How do I re-seal a concrete floor

by Virgil
(Athens, TX)

Q. We stained and sealed our concrete floor in our new house. I think we did this too soon, and the floor has been scuffed, scratched, and spotted during the building process. What is the process to re-seal the floor?

A. To reseal a concrete floor all you have to do is vacuum and wash the floor. Use 2 OZ of white vinegar mixed with 1 gallon of water.

Mop and scrub the floor, rinse and vacuum the water up. Let the floor dry for 24 hrs then apply the same sealer you used before.

Here are some tips to maintain your new stained floor.

Your Custom Interior Floor may last a lifetime if properly maintained. Plastic glides, Felt Pads or Magic Movers should be affixed to heavy furnishings or those which will move frequently. Use the same precautions you would use for a Hard Wood Floor. A Door Mat at the outside (Hemp or Rope style) and inside entrance (one with a solid backing that can be shook off outside) of a home will pick up over 85% of the dirt that would otherwise be tracked inside.

One important thing to mention about your walk-off mat is how to choose one. For the first month, an open-back mat such as a carpet remnant should be used while the sealer/finish cures. Plastic-backed products should NOT be used for your mats. An acrylic or plastic backed mat can cause discoloration under and around the mat. This phenomenon is called Plasticizer Migration. This is caused when a plasticizer in a floor mat or floor material transfers itself (migrates) into the floor finish or sealer. A Plasticizer is an ingredient of a floor finish (or flooring/mat product) that makes it more flexible and less brittle. This is accomplished with an additive which reduces intermolecular forces in the polymers. Since the intermolecular forces are reduced, the molecules in the Plastic mat surface next to your floor will actually want to bond with the molecules in the sealer MORE than the sealer bonds to the concrete. Then when you pull up the mat, you may be tearing up part of your sealer. If a solid backed mat is used, it should be a mat with a backing of 100% Rubber material.

Here is how to care for your floor:

Daily dust mopping removes the fine dust and grit which can grind away floor finish. It will help prevent major floor finish deterioration caused by normal foot traffic. The best results are obtained by using a Micro-Fiber Dust Mop. The following procedures should be followed:

1. Dust mop the floor in one continuous movement without lifting the mop off the floor. Overlap your stroke on each pass (you can also vacuum).

2. Clean the dust mop after each use by shaking it outdoors, brushing it with a brush over a garbage can, or vacuuming it.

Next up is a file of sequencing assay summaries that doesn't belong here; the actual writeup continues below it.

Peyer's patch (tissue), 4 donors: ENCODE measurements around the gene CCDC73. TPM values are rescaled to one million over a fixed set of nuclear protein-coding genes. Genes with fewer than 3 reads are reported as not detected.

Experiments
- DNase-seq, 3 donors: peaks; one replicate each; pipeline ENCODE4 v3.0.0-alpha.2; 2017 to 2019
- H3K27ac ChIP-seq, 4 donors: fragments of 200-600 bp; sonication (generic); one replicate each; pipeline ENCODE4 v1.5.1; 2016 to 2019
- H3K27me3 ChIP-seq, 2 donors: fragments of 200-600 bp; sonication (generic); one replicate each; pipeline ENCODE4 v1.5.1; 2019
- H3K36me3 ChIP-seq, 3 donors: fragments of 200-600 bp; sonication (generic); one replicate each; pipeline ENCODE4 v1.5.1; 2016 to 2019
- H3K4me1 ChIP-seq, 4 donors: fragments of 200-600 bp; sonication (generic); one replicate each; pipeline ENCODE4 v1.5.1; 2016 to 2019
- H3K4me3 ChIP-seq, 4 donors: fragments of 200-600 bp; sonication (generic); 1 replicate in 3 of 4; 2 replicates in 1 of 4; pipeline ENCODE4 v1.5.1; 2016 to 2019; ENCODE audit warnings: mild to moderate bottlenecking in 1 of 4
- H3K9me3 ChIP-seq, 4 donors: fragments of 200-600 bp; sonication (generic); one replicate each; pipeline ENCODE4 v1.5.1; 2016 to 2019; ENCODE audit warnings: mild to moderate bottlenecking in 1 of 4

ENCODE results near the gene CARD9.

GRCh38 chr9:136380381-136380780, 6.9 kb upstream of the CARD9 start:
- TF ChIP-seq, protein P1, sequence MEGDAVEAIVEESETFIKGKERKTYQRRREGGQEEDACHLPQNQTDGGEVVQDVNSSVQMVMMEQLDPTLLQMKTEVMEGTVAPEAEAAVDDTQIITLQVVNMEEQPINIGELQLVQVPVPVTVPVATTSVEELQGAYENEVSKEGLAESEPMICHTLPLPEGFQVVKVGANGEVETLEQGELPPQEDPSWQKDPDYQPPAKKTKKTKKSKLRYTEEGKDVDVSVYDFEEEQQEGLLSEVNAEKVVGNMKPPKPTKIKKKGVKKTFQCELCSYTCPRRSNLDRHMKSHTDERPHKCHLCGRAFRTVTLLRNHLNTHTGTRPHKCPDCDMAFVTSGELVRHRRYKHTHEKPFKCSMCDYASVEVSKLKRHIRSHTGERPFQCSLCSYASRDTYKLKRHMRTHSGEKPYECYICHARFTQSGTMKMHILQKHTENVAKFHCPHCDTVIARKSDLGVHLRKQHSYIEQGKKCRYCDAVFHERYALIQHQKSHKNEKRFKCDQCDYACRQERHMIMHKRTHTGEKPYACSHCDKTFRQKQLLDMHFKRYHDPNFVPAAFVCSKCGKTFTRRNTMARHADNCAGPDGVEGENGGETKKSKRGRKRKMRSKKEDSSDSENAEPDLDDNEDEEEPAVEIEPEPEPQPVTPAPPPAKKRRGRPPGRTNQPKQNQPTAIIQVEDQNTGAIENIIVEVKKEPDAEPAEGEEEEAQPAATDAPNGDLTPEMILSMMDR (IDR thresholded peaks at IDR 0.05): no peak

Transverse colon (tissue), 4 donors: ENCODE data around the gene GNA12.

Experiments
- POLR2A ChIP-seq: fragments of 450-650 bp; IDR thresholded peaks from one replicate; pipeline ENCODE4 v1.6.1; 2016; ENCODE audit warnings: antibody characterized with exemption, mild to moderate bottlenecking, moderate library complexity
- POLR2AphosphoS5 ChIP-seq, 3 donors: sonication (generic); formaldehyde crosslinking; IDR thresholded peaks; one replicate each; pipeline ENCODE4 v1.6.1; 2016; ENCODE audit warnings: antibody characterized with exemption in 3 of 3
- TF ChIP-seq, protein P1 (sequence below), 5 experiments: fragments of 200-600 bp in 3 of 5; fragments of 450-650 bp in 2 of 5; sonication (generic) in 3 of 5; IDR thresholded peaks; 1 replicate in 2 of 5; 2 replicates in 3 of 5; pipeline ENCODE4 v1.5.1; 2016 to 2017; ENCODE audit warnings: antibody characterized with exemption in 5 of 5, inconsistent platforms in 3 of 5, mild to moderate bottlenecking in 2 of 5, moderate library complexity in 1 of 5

3. NEVER use a "Swiffer Wet-Jet" type of cleaning tool. The liquid in these devices contain trace amounts of Solvent material. The Solvent will not harm the sealer but will cause the wax to egg-shell. Also, you should not use Ammonia, Bleach or Pine Sol.

Damp mopping - use cool water
1. Damp mopping with cool water and a neutral ph cleaner extends the floor finish life. It will not dull the finish and will enhance the gloss retention.

2. Follow the recommended dilution rates on label directions.

3. The mop should be wrung out tightly so that it is just damp. Do not allow the cleaning solution to puddle.

4. NEVER use a "Swiffer" type of cleaning tool. I know this is a repeat from above but I must state this again. The liquid in these devices contain trace amounts of Solvent material. The Solvent will not harm the sealer but will cause the wax to egg-shell. Also, no Amonia, Bleach or Pine Sol.

Waxing - Wax is the sacrificial coating to protect the sealer and bear the brunt of the scuff and scratches. Use a 20% minimum solids wax. No Mop-n-Glo or similar wax should be used.

1. How often you need to re-wax depends on the abuse you, your children or pets put on the floor. It varies by owner and may be anywhere from every 3 months to every year.

2. Use a looped-end Rayon mop -- synthetics release material cotton absorbs -- or a Lambs Wool Applicator.

3. Pour a dinner-plate sized puddle on the floor and spread it evenly and thinly. Spread the material across the surface and let it dry for 1 hour. You are now ready for foot traffic again.

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Aug 01, 2012
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Do I have to seal the concrete floor in my home?
by: Paula

Q. I am thinking of pulling up the carpet and linoleum in my home because of the wear and tear. I was wondering if I have to seal the concrete underneath and if so how long can I wait until I do have to seal it?

A. That depends what you plan to do with the concrete after you remove the carpet & linoleum. If you plan to leave the concrete as the finished surface or go over it with a floating floor (pergo), then Yes, it would be a good idea to seal it.

If you plan to go over the concrete with another flooring material that needs to bond to the surface (tile), then no, leave it unsealed.

Once you pull up the carpet & linoleum, you'll have glue to remove from the surface of the concrete and tack strips that usually leave small divots in the surface of the concrete floor.

When a customer of ours wants the concrete floor as the finished surface after removing carpet and/or linoleum. We either polish the concrete (after repairing the divots) or apply a micro-topping and stain & seal the concrete. Both look great and are very low maintenance.

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